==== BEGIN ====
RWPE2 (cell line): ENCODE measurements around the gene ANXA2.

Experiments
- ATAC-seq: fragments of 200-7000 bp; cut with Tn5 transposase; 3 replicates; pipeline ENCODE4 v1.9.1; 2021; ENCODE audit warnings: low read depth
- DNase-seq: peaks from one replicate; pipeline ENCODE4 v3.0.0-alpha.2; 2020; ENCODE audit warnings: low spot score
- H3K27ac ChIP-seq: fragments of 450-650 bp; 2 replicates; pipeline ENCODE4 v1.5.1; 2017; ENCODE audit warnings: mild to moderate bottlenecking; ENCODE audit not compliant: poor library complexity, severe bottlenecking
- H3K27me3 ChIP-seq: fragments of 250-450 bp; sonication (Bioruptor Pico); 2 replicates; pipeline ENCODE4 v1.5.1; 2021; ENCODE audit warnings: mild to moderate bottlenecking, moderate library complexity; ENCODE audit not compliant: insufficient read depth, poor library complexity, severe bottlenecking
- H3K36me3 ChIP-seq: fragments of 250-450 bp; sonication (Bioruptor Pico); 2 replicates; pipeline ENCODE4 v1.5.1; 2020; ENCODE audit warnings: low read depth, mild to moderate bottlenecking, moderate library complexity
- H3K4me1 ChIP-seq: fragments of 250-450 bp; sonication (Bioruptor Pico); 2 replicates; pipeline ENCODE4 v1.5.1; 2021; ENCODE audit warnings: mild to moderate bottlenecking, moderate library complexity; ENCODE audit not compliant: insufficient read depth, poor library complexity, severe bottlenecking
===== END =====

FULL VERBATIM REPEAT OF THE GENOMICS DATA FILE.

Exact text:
RWPE2 (cell line): ENCODE measurements around the gene ANXA2.

Experiments
- ATAC-seq: fragments of 200-7000 bp; cut with Tn5 transposase; 3 replicates; pipeline ENCODE4 v1.9.1; 2021; ENCODE audit warnings: low read depth
- DNase-seq: peaks from one replicate; pipeline ENCODE4 v3.0.0-alpha.2; 2020; ENCODE audit warnings: low spot score
- H3K27ac ChIP-seq: fragments of 450-650 bp; 2 replicates; pipeline ENCODE4 v1.5.1; 2017; ENCODE audit warnings: mild to moderate bottlenecking; ENCODE audit not compliant: poor library complexity, severe bottlenecking
- H3K27me3 ChIP-seq: fragments of 250-450 bp; sonication (Bioruptor Pico); 2 replicates; pipeline ENCODE4 v1.5.1; 2021; ENCODE audit warnings: mild to moderate bottlenecking, moderate library complexity; ENCODE audit not compliant: insufficient read depth, poor library complexity, severe bottlenecking
- H3K36me3 ChIP-seq: fragments of 250-450 bp; sonication (Bioruptor Pico); 2 replicates; pipeline ENCODE4 v1.5.1; 2020; ENCODE audit warnings: low read depth, mild to moderate bottlenecking, moderate library complexity
- H3K4me1 ChIP-seq: fragments of 250-450 bp; sonication (Bioruptor Pico); 2 replicates; pipeline ENCODE4 v1.5.1; 2021; ENCODE audit warnings: mild to moderate bottlenecking, moderate library complexity; ENCODE audit not compliant: insufficient read depth, poor library complexity, severe bottlenecking